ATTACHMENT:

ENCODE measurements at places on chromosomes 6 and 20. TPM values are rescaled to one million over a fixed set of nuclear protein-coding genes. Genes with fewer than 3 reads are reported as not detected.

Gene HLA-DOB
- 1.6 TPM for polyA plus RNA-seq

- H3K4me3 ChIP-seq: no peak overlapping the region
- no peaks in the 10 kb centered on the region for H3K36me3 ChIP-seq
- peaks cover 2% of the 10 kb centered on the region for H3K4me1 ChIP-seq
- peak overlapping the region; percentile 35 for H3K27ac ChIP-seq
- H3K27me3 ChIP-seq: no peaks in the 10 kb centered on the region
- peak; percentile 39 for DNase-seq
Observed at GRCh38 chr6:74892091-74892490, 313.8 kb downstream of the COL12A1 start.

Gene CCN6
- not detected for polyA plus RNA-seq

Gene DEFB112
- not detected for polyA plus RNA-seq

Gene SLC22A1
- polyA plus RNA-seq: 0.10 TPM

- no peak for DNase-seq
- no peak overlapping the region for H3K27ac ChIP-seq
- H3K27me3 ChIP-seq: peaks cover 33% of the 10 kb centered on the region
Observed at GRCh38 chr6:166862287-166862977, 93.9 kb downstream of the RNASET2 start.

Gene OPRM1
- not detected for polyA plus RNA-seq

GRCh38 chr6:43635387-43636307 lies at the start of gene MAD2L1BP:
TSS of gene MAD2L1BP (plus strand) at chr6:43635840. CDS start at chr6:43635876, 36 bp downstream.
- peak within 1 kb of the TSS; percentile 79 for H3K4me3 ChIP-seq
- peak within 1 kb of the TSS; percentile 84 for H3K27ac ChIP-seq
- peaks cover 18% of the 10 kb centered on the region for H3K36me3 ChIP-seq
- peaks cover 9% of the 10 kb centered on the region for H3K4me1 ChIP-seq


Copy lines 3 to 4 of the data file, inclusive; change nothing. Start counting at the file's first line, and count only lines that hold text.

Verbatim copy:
- 1.6 TPM for polyA plus RNA-seq

- H3K4me3 ChIP-seq: no peak overlapping the region